Travel distance is the main concern for the Saskatchewan government in its latest spat with Alberta over licence plates.
Saskatchewan recently proposed that the meeting over the licence plate dispute be moved to Medicine Hat because of its geographic location in relation to the capital cities.
"Travel considerations were on the mind of the Saskatchewan ministers," said a government spokesperson in an email response.
If held in Medicine Hat, the trip would result in 65 kilometres less travel by road for those coming from Regina.
For those travelling from Edmonton to Medicine Hat instead of Lloydminster, the trip by road would add about 250 kilometres.
Originally, the meeting was scheduled to take place on Jan. 31 in the border city of Lloydminster, where affected workers from both provinces are present.
According to the Alberta government, both parties agreed to hold the meeting at that location.
On Thursday morning, Steven Bonk, minister responsible for innovation and economy, said those details were never set in stone.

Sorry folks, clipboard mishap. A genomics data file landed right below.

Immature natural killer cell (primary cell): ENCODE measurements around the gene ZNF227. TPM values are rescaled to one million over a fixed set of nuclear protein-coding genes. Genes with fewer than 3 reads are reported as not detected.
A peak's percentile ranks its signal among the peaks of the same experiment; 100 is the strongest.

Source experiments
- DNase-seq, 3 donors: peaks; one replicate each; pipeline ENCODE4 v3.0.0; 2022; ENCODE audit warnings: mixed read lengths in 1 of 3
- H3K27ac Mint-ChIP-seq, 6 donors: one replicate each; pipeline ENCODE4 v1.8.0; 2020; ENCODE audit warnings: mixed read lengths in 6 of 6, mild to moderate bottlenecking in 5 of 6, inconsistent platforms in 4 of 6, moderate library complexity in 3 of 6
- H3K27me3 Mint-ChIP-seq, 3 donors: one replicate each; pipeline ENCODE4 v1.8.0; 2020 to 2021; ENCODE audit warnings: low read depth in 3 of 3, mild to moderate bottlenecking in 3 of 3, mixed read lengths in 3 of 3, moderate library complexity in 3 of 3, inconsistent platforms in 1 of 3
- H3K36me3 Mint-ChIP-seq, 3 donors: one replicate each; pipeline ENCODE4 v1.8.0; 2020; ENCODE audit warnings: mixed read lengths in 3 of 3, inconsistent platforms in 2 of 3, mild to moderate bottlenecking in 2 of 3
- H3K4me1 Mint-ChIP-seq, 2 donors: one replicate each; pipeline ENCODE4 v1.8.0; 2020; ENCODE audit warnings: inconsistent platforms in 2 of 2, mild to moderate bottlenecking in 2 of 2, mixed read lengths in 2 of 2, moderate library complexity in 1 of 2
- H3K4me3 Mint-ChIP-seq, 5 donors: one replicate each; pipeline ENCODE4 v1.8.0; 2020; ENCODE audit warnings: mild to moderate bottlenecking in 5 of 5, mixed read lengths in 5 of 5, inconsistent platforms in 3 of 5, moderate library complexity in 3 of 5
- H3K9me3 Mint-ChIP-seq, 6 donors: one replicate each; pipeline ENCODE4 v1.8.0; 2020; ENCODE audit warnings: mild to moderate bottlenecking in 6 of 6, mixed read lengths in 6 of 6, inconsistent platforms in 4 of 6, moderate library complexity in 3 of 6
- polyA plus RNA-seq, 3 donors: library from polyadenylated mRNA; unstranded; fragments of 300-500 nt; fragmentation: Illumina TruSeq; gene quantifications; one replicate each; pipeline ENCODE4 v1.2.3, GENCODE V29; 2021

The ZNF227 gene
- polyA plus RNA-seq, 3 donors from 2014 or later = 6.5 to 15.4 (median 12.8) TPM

"It was just a location and a date proposed by Alberta," said Bonk.
Meeting location still undetermined
Alberta Economic Development and Trade Minister Deron Bilous isn't keen on the idea of swapping out summits based on perception of distance.
"This has always been about workers and businesses for us — never convenience or geography," said a spokesperson on behalf of Bilous in an email.
"Meeting in Lloydminster with the heavy construction association gives all of us the opportunity to hear from businesses in both provinces."
There is still no word on where the meeting will be held.
- Saskatchewan wants to move Alberta 'plategate' summit to Medicine Hat
- 'We won't be backing off,' Brad Wall says of Alberta government ultimatum over plate policy
- Alberta files trade complaint after Saskatchewan ignores licence plate ultimatum
How it all started
The disagreement stemmed from claims that Saskatchewan residents were being forced to register their vehicles' plates when working on Alberta construction sites.
Alberta denied these allegations.
But Saskatchewan then countered, imposing requirements for Alberta construction workers to register with Saskatchewan plates if working on road projects.
Last month, the Lloydminster Heavy Construction Association said it would host a meeting to discuss the dispute — an invitation that ministers from both provinces accepted, according to the Alberta government spokesperson.